Prerequisites: Permission of instructor
Course Description: This first semester of the proseminar encourages discussions of current topics in educational psychology with emphasis on classroom learning, motivation, and psychoeducational assessment. Invited speakers from education, psychology, and related departments present on their current research. A major focus of the course is on research methods and helping students initiate and complete their first-year research projects.

Offerings

SectionInstructorDaysLocationU-M Class #
001Cortina, Kai Schnabel-2225 SEB36510

Current Issues in Educational Studies EDUC 547

School: Education
Credits: 3
Course Description: Explores scholarship and research relevant to current issues in education. Issues vary by term and faculty.

Offerings

SectionInstructorDaysLocationU-M Class #
001Kubi, GabrielleWed2328 SEB23760
004Miller, Kevin F-2229 SEB31208
005Hearn, Kendra L-ARR31508

Management of Student Affairs and Support Services EDUC 665

School: Education
Credits: 3
Course Description: Examines institutional strategies for organizing, staffing, and funding the extensive array of programs and services designed to meet students' economic, social, developmental, and academic needs. Also focuses on the nature and purpose of student affairs functions and support services and how they can be effectively managed, coordinated, and integrated with the academic purposes of the institution. Intended for master's students with an interest in student affairs and doctoral students attempting to develop an awareness of this important area of institutional functioning.

Offerings

SectionInstructorDaysLocationU-M Class #
001Perez, Rosemary Jane-2229 SEB36418

K-16 Pathways Policy Seminar EDUC 771

School: Education
Course Description: Many national organizations have defined the K-16 'pipeline' as a set of steps that must be taken by students who aspire to attend college. Typically this includes taking preparatory courses in high school, taking college entrance exams, and applying to college and for student aid. Based in part on studies that have considered correlations among variables related to these steps and college outcomes, some states have revised high school graduation requirements and implemented new encouragement and financial aid programs. In this seminar students will examine the policy agendas of various national advocacy groups, as well as the research on which they base their arguments. The course will also explore more complex policy issues and research related to: educational improvement in elementary, middle and high schools; postsecondary transitions, including mentoring, information services and student aid; and programs that encourage and support student engagement and success in colleges. Students and faculty will also explore how advocacy and research are used in, and influence, formulation and revision of education and finance policies in states and at the federal level. We will explore the current political landscape in education, examine political agendas, consider the research designed to support the underlying rationales and consider ways to better conduct research designed to address policy questions. Students will examine and compare research that has been completed by NCES and other groups to inform policy as well as research that evaluates the effects of policies and reform programs. Interestingly, while many groups espouse policy agendas related to K-16 reform, very few studies actually assess the linkages between these policies (i.e., accountability, standards, graduate requirements, etc.) and the outcomes they are designed to influence The seminar will have five separate segments. During the initial sessions(weeks 1-2) we will focus on cross-cutting issues, as well as the overall course design. The remainder of the course will be approached as four modules covering: national policy agendas (weeks 3-5); research used to rationalize policy agendas (weeks 6-8); specific reform topics in K-12, college transitions, and college success (weeks 9-11); research related to the selected reform topics (weeks 12-14). During the last two modules, students will work on independent projects and share their work with each other. Extensive readings will be available through web linkages and there will be guest speakers will consider research and policy agendas, as well as disciplinary perspectives (from economics, sociology, education and policy studies) on policy analysis and research.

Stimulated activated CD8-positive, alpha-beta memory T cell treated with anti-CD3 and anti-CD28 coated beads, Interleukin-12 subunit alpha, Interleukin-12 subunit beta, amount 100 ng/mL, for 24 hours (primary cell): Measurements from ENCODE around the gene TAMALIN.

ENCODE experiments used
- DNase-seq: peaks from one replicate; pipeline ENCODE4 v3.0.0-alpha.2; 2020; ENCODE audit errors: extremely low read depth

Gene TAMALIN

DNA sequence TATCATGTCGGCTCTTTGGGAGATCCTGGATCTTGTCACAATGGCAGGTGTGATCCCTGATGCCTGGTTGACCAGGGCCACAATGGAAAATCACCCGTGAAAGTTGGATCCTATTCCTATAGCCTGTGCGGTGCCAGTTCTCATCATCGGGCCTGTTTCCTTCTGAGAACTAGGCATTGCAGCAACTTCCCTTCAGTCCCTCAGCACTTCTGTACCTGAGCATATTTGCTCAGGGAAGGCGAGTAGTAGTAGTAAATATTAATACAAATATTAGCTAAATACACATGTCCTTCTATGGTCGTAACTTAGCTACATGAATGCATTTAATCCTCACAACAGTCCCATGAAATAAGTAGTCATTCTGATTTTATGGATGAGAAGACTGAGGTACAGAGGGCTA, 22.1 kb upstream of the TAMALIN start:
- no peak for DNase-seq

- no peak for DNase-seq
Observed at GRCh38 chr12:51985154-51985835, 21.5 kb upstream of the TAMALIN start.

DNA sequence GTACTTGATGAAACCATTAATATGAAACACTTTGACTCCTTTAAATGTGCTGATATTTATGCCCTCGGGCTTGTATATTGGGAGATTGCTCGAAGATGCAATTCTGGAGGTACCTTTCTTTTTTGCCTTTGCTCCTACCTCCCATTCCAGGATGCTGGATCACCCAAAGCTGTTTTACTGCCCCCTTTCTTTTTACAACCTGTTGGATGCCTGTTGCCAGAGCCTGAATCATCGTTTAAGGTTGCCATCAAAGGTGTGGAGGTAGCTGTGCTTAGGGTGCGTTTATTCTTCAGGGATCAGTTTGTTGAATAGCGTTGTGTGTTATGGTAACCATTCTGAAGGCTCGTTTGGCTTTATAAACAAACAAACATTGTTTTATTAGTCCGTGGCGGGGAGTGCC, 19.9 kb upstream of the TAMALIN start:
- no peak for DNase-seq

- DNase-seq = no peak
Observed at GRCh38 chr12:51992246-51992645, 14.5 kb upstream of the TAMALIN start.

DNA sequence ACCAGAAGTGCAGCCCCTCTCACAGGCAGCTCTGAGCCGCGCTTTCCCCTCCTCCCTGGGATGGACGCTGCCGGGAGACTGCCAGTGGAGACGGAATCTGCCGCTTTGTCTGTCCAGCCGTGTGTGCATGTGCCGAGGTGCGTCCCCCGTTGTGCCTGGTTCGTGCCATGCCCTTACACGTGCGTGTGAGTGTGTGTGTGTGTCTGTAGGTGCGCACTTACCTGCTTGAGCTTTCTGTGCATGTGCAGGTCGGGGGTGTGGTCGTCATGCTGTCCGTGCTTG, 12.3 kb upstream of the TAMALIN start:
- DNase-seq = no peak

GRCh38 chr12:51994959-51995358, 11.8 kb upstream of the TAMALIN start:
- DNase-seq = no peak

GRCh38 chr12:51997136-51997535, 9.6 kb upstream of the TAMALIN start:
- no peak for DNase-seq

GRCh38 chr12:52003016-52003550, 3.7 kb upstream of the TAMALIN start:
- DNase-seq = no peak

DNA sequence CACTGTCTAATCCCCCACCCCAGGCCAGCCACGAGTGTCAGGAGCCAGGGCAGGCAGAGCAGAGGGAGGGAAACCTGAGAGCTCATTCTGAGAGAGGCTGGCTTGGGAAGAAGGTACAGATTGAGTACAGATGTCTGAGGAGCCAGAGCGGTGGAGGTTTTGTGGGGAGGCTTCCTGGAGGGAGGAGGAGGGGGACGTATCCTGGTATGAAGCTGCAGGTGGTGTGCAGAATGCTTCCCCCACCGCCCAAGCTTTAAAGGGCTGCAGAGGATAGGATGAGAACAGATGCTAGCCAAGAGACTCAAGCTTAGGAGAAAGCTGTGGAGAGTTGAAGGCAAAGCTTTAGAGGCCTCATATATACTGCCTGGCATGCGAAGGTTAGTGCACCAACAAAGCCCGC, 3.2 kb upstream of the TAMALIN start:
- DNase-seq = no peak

Offerings

SectionInstructorDaysLocationU-M Class #
002Gupta, NikhilWed2346 SEB23361
003Bowman, PhillipWed2340 SEB28202

Health Impacts Of Immigration Law Enforcement In The U.S. HBEHED 677

School: Health Behavior & Health Education
Credits: 3
Prerequisites: Permission of instructor
Course Description: This 3-credit course draws on the social-ecological model to consider the multi-level health impacts of immigration law enforcement on individuals, families and communities; the similarities between immigration enforcement conducted by ICE and law enforcement conducted by police; and how state violence is shaped by anti-Black, -Latino, and -Arab racism. Empirical data, articles, books, and media will be used to catalyze discussion and analysis of how immigration law enforcement impacts mixed-status communities throughout the U.S. Through interactions with those who conducted and lived through law enforcement activities and the advocates and researchers who respond to enforcement, students will better understand the ways in which fear of state violence shapes health and health seeking behaviors throughout the community and contributes to racial health inequities.

Offerings

SectionInstructorDaysLocationU-M Class #
001Lopez, WilliamFri3755 SPH130746

Special Topic HBHE Education HBEHED 710

School: Health Behavior & Health Education
Credits: 1-6
Course Description: Master's level seminar designed to provide an extensive review of a number of substantive and methods and skill areas in health behavior and health education. Readings, discussion and assignments are organized around issues of mutual interest to faculty and students. Reviews and reports on topics require in the areas selected. May be elected more than once.

Offerings

SectionInstructorDaysLocationU-M Class #
001Amico, K Rivet-G020 SPH236051
002Chatters She-Her, Linda-REMOTE36052
003Kostanecki, EileenMonREMOTE36053

Contact Us Press escape to close